Re: Does entity integrity imply entity identity?
Date: Thu, 06 Aug 2009 15:11:55 -0300
Mr. Scott wrote:
> "Keith H Duggar" <duggar_at_alum.mit.edu> wrote in message
>>Mr. Scott wrote: >> >>>"Walter Mitty" wrote: >>> >>>>Every information system needs a way of marking the absence of data in >>>>a >>>>place where there might have been data. In some situations, there not >>>>only might have been data, but there should have been data. In other >>>>situations, a place for data has been created, but it is inapplicable >>>>to >>>>the situation. >>> >>>"Inapplicable data" is an oxymoron, so it doesn't make sense to provide a >>>place for it. A table that allows "inapplicable nulls" has a disjunctive >>>predicate and should be split up into one base table for each disjunct. >> >>The above comment indicates that you at least know the concept >>of disjunction and that you understand one alternative to nulls >>in that case: decomposition. However in other post we have you >>outlining an example having (in part) such a disjunction: >> >>On Aug 6, 8:42 am, "Mr. Scott" <do_not_re..._at_noone.com> wrote: >> >>>Here's a more concrete example. Software can be delivered to a customer >>>over the internet or through the mail or both, but in order to deliver >>>over >>>the internet there must be an e-mail address, and in order to deliver >>>through the mail there must be a snail-mail address. There may also be a >>>delivery contact phone number. So for a given order K, there must be at >>>least one of an e-mail address A or a snail-mail address B, and there may >>>be >>>a delivery phone number C.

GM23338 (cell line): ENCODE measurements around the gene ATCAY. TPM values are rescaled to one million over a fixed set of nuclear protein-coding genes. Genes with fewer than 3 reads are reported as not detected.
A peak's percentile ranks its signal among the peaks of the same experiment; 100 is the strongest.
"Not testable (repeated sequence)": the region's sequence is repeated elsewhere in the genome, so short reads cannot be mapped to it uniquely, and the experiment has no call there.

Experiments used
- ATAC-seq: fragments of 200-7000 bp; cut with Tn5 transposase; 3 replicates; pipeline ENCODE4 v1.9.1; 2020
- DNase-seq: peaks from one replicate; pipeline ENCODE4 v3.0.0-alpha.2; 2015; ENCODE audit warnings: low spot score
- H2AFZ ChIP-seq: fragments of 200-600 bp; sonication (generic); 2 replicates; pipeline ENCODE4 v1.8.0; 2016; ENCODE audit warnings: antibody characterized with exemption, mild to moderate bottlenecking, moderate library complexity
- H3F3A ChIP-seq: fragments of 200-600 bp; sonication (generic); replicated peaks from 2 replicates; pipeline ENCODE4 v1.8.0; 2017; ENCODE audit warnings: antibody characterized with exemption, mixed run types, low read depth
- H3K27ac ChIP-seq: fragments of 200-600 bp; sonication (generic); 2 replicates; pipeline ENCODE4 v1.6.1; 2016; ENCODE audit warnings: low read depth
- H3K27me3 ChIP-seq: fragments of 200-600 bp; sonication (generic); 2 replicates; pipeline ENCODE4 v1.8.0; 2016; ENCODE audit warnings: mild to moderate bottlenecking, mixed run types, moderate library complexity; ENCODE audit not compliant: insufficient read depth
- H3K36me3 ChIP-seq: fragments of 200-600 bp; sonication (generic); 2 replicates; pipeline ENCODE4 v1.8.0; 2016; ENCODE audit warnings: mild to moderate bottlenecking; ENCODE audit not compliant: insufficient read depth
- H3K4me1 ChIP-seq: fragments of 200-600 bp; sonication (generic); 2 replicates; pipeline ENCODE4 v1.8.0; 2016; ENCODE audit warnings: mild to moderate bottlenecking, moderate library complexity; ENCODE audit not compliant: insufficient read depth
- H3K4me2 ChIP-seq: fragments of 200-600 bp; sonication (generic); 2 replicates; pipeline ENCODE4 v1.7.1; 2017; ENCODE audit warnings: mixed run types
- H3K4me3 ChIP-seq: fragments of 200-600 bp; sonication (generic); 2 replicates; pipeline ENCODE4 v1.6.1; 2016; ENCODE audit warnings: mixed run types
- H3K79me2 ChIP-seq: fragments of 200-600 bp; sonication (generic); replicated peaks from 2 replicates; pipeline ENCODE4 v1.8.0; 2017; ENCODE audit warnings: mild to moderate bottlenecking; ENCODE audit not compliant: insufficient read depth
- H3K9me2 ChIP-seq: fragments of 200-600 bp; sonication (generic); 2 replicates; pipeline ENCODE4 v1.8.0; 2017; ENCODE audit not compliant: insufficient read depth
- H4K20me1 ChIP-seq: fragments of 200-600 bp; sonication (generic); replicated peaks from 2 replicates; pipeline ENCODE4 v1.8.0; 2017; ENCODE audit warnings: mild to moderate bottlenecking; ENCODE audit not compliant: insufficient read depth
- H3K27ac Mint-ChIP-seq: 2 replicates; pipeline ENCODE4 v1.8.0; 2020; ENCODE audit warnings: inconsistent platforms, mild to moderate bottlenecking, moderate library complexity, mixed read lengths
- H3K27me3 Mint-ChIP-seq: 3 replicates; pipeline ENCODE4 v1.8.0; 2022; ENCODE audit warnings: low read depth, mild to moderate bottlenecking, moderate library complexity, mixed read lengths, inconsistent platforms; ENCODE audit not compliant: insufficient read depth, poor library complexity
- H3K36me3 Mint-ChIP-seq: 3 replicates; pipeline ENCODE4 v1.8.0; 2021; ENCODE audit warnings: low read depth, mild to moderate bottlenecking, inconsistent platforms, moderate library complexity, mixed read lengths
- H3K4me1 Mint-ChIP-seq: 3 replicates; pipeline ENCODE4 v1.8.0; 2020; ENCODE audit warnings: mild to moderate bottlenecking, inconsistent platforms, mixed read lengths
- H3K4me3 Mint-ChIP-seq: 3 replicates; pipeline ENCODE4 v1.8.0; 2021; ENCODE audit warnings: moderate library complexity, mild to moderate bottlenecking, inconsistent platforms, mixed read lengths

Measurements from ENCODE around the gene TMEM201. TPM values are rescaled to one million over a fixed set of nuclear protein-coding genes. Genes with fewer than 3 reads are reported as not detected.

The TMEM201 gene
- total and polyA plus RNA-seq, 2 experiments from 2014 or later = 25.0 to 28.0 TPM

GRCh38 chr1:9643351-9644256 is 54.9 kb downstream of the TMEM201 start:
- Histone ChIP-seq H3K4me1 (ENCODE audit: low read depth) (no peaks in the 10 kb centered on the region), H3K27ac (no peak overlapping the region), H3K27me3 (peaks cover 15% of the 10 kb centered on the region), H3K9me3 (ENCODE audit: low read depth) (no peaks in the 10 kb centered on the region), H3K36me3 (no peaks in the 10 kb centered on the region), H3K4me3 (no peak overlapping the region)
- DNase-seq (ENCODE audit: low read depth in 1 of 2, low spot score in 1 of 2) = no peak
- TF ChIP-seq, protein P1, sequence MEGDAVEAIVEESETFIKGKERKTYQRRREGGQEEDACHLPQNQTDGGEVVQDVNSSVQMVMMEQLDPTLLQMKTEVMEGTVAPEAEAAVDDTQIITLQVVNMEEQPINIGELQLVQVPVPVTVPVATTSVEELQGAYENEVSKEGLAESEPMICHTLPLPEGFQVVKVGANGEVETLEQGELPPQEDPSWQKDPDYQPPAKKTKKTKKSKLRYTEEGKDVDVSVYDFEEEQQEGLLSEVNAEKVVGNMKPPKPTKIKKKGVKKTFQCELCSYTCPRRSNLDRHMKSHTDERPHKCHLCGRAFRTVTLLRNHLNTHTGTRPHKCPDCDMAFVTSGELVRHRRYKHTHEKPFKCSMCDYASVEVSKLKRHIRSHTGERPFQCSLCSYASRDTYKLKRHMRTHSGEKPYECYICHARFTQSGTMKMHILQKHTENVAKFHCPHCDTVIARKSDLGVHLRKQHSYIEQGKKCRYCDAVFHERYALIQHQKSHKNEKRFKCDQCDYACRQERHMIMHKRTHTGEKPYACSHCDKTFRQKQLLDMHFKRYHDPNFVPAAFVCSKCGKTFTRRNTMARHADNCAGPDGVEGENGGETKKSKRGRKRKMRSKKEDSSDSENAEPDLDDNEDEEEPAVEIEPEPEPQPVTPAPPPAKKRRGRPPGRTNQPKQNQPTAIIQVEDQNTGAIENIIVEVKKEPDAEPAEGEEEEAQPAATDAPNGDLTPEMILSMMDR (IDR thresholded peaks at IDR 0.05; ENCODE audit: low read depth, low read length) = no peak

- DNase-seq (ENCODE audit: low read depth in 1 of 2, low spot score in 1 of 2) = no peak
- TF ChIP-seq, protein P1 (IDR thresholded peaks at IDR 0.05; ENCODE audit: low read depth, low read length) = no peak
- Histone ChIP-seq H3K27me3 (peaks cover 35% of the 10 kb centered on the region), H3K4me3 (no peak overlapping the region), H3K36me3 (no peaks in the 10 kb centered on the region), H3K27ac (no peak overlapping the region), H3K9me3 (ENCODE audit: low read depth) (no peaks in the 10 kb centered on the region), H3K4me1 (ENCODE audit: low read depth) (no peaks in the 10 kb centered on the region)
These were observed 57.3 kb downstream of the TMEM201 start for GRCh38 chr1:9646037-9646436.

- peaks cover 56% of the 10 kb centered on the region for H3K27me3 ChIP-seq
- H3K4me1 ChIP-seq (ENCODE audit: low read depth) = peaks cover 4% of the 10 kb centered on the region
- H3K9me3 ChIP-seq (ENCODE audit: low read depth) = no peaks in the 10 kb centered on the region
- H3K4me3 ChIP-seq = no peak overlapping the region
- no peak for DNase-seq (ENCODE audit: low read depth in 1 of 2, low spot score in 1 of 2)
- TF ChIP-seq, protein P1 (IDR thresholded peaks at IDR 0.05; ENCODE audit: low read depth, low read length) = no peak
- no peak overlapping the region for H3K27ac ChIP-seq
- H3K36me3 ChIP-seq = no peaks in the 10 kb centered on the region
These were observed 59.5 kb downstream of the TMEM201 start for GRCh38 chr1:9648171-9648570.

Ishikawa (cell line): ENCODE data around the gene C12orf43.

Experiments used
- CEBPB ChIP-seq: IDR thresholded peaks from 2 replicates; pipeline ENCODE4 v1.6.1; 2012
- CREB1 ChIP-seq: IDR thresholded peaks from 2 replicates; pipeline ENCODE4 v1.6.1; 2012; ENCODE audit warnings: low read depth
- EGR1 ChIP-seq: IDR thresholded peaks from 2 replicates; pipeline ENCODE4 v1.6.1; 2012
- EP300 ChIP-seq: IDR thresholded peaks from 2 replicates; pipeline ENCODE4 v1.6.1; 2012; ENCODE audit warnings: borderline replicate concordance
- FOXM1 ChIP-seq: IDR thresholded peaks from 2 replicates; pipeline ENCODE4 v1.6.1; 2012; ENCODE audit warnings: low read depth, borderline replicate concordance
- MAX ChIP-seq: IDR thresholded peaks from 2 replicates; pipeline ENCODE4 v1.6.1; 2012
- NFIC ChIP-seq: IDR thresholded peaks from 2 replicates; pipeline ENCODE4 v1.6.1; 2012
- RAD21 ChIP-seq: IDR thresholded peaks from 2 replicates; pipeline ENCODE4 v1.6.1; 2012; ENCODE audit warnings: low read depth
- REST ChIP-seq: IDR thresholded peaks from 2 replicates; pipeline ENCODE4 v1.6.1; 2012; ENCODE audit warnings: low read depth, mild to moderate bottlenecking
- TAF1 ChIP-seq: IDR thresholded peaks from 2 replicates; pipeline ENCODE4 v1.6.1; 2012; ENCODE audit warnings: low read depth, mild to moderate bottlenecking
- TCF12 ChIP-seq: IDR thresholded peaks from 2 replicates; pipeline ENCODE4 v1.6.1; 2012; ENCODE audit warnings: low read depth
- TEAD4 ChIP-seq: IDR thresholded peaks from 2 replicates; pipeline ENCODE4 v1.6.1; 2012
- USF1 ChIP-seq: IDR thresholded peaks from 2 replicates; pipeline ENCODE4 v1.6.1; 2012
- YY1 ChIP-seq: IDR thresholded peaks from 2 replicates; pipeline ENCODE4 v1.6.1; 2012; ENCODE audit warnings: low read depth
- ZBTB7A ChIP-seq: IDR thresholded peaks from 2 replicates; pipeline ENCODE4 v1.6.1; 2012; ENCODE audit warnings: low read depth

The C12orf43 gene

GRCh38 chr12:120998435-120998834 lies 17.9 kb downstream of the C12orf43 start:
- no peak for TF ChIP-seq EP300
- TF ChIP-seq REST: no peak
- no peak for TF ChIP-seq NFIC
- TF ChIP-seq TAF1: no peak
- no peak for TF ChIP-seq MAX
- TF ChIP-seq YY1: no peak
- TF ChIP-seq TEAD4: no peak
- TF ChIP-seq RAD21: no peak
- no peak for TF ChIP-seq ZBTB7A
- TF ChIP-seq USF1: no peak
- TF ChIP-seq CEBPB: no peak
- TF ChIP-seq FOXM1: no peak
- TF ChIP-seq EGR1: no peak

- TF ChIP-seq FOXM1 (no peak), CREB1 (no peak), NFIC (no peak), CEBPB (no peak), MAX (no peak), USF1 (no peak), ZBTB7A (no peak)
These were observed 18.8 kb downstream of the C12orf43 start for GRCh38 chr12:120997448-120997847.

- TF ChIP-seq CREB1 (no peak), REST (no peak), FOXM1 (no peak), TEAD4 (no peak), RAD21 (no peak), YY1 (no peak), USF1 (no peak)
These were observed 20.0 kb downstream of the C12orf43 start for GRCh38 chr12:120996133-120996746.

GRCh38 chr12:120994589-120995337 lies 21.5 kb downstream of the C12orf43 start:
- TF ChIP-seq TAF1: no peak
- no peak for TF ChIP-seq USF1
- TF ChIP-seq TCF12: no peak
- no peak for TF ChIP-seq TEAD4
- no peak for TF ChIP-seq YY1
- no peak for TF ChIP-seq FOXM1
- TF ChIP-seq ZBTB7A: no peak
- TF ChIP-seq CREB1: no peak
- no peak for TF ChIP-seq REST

> I don't think it's the same kind of disjunctive predicate. In the case of
> inapplicable nulls it is the intension that is disjunctive; in the case of
> applicable nulls it is the elements of the extension that are disjunctive.
> In the example, there is still supposed to be a value for A, B and C even if
> it is at present unknown, but in order to complete an order there must be a
> way to deliver the product so a value for either A or B must be specified.
>>and yet offering no acknowledgement that you already understand >>some alternatives. In other words you are "holding back" and/or >>feigning ignorance. This is indicative of troll behavior and/or >>someone just looking to fight. Please explain yourself.
> I mentioned Darwen's approach and the problems associated with it in an
> earlier post. This example illustrates those problems. If the table is
> decomposed into tables (X), (X,A), (X,B) and (X,C), then multiple assignment
> is needed in order to meet the requirement that whenever there is an X there
> must be either an A or a B or both. In addition to the referential
> constraints from (X,A), (X,B) and (X,C) to (X), there is also a need for a
> referential constraint from (X) to the union of the projections over X on
> (X,A) and on (X,B). As far as I know, multiple assignment is not supported
> in any commercially available DBMS, and I could be wrong but I don't think
> it is possible to reference a view in a foreign key constraint, so from a
> practical standpoint Darwen's decomposition solution is clearly not viable
> at present. From a theoretical standpoint, the example shows that the
> decomposition alternative introduces 'referential cycles' which I think
> should be avoided. (By 'referential cycles' I mean that whenever there is a
> row in (X), there must also be a row in either (X,A), (X,B) or both with the
> same value for X, and whenever there is a row in (X,A), (X,B) or both with a
> value for X, there must also be a row in (X) with the same value.)
Well, I guess it's a good thing nobody here suggested using Darwen's design, then. Isn't it? Received on Thu Aug 06 2009 - 20:11:55 CEST